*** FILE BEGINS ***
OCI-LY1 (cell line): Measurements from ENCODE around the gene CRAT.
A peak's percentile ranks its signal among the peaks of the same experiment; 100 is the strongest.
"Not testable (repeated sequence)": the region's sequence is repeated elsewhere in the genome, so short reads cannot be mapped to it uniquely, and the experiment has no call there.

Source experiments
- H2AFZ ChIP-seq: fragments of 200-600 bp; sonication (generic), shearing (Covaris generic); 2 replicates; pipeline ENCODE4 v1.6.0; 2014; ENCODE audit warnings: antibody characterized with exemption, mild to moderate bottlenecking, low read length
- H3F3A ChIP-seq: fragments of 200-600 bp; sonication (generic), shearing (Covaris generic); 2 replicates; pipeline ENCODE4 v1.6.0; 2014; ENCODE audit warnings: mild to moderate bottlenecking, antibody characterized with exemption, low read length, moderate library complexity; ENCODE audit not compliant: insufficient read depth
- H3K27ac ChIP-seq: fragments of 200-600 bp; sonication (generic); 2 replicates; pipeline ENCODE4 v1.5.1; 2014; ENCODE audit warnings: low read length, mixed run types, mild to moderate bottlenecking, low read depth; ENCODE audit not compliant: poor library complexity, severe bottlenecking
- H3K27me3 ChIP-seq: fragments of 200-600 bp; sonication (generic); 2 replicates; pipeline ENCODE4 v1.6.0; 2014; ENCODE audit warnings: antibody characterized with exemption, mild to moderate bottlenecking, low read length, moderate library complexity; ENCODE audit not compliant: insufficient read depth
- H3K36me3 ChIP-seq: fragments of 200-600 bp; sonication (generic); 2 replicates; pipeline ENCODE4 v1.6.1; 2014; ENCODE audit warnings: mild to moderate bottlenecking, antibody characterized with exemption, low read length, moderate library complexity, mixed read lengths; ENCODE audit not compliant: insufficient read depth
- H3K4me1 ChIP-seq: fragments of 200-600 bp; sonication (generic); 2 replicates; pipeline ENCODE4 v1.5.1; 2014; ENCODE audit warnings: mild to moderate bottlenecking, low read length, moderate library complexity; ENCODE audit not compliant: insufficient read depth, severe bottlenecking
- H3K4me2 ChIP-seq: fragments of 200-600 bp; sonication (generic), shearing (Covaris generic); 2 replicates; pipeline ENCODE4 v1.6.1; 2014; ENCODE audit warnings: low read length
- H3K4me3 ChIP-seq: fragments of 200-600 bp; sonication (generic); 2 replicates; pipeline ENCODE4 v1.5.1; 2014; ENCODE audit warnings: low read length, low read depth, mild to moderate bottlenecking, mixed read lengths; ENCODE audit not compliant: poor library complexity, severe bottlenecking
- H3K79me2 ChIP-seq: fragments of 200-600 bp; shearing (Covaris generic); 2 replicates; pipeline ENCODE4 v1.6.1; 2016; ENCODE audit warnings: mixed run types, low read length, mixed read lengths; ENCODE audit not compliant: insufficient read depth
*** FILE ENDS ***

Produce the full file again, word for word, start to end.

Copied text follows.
OCI-LY1 (cell line): Measurements from ENCODE around the gene CRAT.
A peak's percentile ranks its signal among the peaks of the same experiment; 100 is the strongest.
"Not testable (repeated sequence)": the region's sequence is repeated elsewhere in the genome, so short reads cannot be mapped to it uniquely, and the experiment has no call there.

Source experiments
- H2AFZ ChIP-seq: fragments of 200-600 bp; sonication (generic), shearing (Covaris generic); 2 replicates; pipeline ENCODE4 v1.6.0; 2014; ENCODE audit warnings: antibody characterized with exemption, mild to moderate bottlenecking, low read length
- H3F3A ChIP-seq: fragments of 200-600 bp; sonication (generic), shearing (Covaris generic); 2 replicates; pipeline ENCODE4 v1.6.0; 2014; ENCODE audit warnings: mild to moderate bottlenecking, antibody characterized with exemption, low read length, moderate library complexity; ENCODE audit not compliant: insufficient read depth
- H3K27ac ChIP-seq: fragments of 200-600 bp; sonication (generic); 2 replicates; pipeline ENCODE4 v1.5.1; 2014; ENCODE audit warnings: low read length, mixed run types, mild to moderate bottlenecking, low read depth; ENCODE audit not compliant: poor library complexity, severe bottlenecking
- H3K27me3 ChIP-seq: fragments of 200-600 bp; sonication (generic); 2 replicates; pipeline ENCODE4 v1.6.0; 2014; ENCODE audit warnings: antibody characterized with exemption, mild to moderate bottlenecking, low read length, moderate library complexity; ENCODE audit not compliant: insufficient read depth
- H3K36me3 ChIP-seq: fragments of 200-600 bp; sonication (generic); 2 replicates; pipeline ENCODE4 v1.6.1; 2014; ENCODE audit warnings: mild to moderate bottlenecking, antibody characterized with exemption, low read length, moderate library complexity, mixed read lengths; ENCODE audit not compliant: insufficient read depth
- H3K4me1 ChIP-seq: fragments of 200-600 bp; sonication (generic); 2 replicates; pipeline ENCODE4 v1.5.1; 2014; ENCODE audit warnings: mild to moderate bottlenecking, low read length, moderate library complexity; ENCODE audit not compliant: insufficient read depth, severe bottlenecking
- H3K4me2 ChIP-seq: fragments of 200-600 bp; sonication (generic), shearing (Covaris generic); 2 replicates; pipeline ENCODE4 v1.6.1; 2014; ENCODE audit warnings: low read length
- H3K4me3 ChIP-seq: fragments of 200-600 bp; sonication (generic); 2 replicates; pipeline ENCODE4 v1.5.1; 2014; ENCODE audit warnings: low read length, low read depth, mild to moderate bottlenecking, mixed read lengths; ENCODE audit not compliant: poor library complexity, severe bottlenecking
- H3K79me2 ChIP-seq: fragments of 200-600 bp; shearing (Covaris generic); 2 replicates; pipeline ENCODE4 v1.6.1; 2016; ENCODE audit warnings: mixed run types, low read length, mixed read lengths; ENCODE audit not compliant: insufficient read depth